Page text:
As a chubby, effeminate, clever, self-doubting teen, I was teased in high school. Guys followed me home, yelling “Faggot.” Even the cool queer kids didn’t want anything to do with me. I was a virgin until I was 20.
I developed strategies of resistance. I sought out and befriended the girl with the shaved head, the girl with the Arabic accent, the boy who wore sweat pants. I joined band, academic challenge, the student literary association, the yearbook committee.
Some of those people turned out to be wankers, too. Some of them have grown into lifelong friends.
I also struggled with my mom’s devotion to Catholicism. We were weekly church attendees. My mom and I went to Bible studies together. I was an altar boy, although by then we called ourselves by the gender-neutral “altar servers.”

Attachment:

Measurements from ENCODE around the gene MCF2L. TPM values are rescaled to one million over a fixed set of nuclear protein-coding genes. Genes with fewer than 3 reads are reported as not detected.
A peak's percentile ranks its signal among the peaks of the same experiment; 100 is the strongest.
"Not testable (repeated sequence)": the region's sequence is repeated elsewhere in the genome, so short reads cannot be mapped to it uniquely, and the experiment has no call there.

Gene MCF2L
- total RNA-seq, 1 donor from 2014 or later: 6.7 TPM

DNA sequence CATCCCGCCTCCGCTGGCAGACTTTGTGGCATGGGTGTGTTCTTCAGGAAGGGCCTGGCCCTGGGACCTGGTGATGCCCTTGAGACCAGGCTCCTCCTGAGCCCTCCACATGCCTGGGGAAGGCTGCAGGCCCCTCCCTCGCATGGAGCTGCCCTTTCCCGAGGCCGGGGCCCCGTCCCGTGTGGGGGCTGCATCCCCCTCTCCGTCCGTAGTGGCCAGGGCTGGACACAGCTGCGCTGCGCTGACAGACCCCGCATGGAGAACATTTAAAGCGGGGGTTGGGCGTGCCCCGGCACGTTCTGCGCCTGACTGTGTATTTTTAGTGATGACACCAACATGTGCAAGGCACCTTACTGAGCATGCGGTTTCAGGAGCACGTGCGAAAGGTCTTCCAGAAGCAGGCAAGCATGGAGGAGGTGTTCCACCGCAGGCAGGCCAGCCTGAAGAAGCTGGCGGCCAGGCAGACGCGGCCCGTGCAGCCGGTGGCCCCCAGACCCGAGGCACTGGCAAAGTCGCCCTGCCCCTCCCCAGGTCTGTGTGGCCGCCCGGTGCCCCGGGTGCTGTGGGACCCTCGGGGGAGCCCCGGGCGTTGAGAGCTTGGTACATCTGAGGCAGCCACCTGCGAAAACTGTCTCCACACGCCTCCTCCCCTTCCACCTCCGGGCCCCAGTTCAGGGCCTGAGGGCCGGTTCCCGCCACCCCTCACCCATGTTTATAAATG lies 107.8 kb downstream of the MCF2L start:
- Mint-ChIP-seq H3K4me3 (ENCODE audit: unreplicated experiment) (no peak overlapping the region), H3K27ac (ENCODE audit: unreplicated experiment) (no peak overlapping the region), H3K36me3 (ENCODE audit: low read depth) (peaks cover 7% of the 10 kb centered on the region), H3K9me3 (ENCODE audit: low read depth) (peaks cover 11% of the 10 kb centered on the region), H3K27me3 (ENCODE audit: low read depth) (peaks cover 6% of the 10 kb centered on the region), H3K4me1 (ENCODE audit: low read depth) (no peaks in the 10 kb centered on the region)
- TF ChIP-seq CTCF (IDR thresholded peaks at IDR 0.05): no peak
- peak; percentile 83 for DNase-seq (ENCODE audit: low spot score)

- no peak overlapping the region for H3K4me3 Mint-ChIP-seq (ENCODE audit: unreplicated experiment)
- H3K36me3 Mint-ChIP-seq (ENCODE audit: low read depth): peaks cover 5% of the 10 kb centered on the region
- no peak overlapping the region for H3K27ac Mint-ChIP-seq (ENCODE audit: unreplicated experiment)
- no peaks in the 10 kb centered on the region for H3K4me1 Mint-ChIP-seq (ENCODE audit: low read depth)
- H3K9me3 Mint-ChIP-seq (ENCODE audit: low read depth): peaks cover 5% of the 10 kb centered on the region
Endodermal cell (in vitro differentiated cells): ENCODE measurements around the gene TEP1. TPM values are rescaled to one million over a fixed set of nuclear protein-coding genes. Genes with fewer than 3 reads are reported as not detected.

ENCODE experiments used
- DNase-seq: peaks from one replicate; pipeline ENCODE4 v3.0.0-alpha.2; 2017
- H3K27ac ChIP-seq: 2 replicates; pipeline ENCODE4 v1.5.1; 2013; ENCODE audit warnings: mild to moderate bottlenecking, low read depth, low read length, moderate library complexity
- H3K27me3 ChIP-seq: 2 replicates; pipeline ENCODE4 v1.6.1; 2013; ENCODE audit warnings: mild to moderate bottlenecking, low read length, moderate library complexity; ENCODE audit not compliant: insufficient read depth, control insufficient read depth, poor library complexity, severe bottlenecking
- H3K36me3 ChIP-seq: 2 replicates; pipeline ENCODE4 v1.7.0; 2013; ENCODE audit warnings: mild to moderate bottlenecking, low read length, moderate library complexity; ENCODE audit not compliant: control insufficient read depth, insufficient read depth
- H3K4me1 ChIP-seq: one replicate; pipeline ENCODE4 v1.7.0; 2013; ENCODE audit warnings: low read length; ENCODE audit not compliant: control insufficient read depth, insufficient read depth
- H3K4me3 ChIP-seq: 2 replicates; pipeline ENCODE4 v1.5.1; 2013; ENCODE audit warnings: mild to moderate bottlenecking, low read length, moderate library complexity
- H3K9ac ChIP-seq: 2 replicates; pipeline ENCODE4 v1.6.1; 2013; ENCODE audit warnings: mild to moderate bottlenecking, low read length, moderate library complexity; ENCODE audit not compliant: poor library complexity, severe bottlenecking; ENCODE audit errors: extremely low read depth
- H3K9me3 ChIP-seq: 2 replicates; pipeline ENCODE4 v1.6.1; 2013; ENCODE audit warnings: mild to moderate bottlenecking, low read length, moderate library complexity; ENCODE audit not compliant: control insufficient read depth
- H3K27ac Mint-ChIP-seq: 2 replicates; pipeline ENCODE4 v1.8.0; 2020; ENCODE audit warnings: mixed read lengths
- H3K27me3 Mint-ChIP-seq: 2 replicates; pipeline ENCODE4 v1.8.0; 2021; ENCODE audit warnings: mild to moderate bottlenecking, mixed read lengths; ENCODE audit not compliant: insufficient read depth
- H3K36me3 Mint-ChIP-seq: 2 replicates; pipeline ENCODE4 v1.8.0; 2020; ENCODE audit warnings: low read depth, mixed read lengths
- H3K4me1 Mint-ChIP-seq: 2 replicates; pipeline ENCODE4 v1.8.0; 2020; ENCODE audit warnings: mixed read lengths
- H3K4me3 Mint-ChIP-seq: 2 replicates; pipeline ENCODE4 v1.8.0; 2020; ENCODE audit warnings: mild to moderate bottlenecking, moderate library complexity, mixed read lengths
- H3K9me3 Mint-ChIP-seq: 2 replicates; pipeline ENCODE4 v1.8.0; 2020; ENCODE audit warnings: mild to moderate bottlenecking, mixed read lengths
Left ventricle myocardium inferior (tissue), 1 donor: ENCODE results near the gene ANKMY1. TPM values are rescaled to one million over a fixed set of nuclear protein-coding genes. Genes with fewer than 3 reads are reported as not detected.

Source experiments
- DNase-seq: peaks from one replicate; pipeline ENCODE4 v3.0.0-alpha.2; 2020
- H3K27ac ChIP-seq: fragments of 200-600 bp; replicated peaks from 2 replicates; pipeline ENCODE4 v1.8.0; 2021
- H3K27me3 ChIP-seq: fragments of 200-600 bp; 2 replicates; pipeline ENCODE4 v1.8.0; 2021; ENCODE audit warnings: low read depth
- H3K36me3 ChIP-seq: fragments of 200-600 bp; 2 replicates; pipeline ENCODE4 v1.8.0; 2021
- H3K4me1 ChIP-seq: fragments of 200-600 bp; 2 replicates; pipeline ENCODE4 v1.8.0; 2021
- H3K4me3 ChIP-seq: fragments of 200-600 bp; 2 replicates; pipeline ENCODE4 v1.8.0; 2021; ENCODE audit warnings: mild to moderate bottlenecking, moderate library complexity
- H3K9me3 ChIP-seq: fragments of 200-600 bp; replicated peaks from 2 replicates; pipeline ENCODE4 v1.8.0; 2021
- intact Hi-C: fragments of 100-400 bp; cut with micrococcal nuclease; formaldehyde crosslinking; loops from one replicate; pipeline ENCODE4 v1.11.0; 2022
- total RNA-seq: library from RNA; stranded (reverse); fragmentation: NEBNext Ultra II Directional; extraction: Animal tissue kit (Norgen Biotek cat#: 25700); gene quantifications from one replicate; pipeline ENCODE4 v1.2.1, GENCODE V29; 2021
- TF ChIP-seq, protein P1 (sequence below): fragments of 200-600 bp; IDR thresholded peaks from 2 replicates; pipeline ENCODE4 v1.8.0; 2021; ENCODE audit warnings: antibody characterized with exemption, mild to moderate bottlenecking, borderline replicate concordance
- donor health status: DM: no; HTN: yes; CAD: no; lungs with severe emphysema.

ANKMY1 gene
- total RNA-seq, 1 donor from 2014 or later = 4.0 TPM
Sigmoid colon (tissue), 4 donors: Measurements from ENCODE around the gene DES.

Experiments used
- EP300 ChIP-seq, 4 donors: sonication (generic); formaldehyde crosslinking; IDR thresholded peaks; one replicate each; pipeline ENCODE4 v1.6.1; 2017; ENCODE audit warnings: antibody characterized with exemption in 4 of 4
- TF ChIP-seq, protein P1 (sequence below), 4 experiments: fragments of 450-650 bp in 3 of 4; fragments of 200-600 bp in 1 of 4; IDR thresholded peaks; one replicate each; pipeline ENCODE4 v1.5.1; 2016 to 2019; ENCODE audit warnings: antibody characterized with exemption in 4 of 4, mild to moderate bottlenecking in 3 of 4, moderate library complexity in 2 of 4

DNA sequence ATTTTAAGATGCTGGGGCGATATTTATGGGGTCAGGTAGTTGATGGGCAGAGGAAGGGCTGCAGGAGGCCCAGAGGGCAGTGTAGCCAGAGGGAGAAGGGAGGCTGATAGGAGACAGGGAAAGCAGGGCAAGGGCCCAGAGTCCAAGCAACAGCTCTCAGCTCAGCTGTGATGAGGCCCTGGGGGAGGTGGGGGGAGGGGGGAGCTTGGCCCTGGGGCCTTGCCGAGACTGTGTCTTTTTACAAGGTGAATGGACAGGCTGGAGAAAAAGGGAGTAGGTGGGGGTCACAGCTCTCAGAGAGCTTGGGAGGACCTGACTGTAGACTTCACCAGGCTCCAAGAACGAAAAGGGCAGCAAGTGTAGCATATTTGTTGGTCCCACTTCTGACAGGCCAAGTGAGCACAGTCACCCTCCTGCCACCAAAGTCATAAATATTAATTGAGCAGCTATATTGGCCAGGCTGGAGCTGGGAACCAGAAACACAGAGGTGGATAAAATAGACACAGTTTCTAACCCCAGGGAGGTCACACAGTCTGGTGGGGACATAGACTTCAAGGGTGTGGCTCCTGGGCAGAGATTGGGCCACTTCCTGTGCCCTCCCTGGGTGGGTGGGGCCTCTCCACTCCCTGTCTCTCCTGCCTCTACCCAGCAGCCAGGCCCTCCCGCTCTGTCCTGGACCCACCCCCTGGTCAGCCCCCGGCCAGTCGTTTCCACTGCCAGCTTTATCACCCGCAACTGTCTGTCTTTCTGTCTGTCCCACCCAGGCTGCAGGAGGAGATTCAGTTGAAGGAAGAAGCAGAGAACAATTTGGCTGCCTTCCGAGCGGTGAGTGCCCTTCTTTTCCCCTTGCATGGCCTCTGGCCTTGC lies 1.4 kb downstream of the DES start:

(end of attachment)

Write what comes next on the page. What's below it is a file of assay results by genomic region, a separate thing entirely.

At 15, I told my family I’m gay, and my mom broke out into hives. She spent evenings in bed, snapping rosary beads. She beat herself up, thinking that my sexuality was a personal failing of hers. I cried and cried and cried.
Around that time, I won a writing contest with a story about two boys who become lovers. Eventually I showed her the story. She burst into tears.
After high school, I moved from the industrial town where I was raised to Sandy Hill in Ottawa. I threw myself into work, university and, to a lesser extent, partying.
I’m 27. It took me a long, long time, but I’ve built the life I want, the kind of life that would make the bullies jealous and my mom cringe.
The men in my life now? Some of them are super hot, some of them are super smart, and my main squeeze is both.
Ten years later, my mom and I go to art galleries together. I never would have thought it possible, but it’s amazing what parents can deal with. She’s met at least three of my boyfriends.
I’m glad I’m gay. It feels like a blessing now, not a burden.
To young people who are struggling: it does get better. But you don’t have to wait. Come out to Pink Triangle Youth. Or introduce yourself to the girl with a hijab. Or join the AV club.